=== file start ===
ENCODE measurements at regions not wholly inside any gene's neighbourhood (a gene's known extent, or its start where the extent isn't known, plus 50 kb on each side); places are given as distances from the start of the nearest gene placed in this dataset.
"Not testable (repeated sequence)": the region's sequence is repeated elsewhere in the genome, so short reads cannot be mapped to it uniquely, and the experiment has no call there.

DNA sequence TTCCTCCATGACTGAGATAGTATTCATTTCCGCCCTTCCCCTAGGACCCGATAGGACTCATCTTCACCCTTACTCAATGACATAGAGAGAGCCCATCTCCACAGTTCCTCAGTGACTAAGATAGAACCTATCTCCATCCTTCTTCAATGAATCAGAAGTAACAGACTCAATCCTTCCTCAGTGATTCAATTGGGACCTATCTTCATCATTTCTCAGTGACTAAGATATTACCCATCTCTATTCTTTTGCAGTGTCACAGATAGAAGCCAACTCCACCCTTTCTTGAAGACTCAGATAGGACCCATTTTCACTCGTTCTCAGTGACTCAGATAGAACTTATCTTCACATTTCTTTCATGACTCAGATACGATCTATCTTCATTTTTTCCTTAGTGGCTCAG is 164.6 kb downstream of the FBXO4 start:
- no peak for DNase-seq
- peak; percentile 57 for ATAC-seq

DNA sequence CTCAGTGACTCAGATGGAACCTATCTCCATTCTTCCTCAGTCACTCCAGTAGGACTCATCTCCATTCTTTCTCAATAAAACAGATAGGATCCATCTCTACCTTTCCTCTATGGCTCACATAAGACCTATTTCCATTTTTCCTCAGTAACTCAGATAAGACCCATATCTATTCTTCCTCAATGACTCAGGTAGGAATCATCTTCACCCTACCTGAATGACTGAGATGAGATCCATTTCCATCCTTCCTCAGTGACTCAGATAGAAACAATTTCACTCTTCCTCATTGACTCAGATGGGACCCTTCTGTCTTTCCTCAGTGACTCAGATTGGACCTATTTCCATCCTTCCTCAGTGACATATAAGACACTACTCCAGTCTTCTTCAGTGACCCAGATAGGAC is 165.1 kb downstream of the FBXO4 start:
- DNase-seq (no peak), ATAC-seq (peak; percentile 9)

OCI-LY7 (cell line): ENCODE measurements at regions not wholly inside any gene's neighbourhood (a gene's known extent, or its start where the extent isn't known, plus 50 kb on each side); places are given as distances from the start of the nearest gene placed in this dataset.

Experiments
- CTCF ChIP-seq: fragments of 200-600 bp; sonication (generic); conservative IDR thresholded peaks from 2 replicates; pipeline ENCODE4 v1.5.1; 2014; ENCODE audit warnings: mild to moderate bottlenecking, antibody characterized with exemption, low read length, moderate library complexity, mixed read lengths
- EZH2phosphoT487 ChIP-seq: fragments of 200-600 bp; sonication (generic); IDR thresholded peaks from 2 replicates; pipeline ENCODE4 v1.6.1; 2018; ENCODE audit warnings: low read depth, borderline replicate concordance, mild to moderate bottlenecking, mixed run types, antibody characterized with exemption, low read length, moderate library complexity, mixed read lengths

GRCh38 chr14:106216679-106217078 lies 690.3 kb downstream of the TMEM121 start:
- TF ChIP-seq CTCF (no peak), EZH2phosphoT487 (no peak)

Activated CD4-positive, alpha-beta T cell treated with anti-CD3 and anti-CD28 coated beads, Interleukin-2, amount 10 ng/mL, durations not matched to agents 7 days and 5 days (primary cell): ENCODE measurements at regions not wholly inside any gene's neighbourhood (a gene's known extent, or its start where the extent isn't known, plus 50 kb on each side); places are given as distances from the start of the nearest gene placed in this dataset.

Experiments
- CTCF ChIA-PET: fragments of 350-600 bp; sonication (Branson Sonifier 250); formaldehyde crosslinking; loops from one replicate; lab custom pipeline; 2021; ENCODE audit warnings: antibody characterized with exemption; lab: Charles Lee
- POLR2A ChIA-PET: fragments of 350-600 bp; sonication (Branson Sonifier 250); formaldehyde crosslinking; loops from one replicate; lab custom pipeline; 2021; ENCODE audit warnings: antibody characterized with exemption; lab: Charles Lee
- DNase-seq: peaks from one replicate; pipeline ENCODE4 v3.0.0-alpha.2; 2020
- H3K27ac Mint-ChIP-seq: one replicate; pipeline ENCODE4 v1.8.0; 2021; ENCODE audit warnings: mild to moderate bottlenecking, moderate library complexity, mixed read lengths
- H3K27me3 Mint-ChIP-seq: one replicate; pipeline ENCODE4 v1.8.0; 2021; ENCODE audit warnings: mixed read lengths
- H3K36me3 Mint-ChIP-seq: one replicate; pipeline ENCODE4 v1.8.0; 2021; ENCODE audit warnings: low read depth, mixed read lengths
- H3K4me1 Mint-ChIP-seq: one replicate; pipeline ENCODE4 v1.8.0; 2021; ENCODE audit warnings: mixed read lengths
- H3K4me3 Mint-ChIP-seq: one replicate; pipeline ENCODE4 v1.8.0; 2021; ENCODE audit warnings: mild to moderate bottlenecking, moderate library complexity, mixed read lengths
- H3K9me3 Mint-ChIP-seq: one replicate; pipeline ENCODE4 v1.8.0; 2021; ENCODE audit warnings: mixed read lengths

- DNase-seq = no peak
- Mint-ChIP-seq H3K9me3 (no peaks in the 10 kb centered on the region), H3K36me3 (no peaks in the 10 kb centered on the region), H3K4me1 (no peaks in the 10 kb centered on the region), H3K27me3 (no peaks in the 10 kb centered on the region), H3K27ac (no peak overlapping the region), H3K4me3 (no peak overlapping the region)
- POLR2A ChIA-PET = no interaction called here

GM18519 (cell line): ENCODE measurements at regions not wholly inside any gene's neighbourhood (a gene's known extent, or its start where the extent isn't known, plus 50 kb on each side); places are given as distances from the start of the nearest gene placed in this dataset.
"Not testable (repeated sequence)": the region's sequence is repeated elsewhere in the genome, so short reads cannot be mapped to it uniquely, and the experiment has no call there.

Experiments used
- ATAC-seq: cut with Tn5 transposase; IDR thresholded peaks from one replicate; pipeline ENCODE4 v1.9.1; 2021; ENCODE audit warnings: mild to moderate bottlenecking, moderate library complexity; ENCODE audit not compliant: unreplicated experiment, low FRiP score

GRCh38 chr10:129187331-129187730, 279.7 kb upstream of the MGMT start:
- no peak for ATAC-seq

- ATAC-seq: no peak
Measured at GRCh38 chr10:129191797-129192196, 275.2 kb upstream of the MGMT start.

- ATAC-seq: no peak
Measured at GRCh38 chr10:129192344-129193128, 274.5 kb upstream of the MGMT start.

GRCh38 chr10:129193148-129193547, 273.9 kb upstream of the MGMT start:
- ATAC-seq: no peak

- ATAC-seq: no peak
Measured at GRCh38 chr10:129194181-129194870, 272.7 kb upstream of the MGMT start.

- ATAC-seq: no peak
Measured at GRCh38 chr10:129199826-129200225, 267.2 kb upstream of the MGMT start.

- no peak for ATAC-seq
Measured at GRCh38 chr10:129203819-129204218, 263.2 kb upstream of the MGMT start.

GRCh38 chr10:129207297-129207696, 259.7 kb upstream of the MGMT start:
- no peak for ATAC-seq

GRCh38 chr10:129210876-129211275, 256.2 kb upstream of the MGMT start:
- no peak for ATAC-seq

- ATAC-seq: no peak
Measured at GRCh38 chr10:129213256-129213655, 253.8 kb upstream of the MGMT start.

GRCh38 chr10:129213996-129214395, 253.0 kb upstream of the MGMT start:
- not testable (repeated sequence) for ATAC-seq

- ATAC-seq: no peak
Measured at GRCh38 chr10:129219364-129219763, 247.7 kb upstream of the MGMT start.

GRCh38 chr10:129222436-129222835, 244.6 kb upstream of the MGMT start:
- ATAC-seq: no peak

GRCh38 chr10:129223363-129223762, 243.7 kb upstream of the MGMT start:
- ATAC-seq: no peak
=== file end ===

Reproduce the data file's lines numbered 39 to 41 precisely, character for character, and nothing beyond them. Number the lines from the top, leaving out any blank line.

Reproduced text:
- ATAC-seq: no peak

- ATAC-seq: no peak
Measured at GRCh38 chr10:129194181-129194870, 272.7 kb upstream of the MGMT start.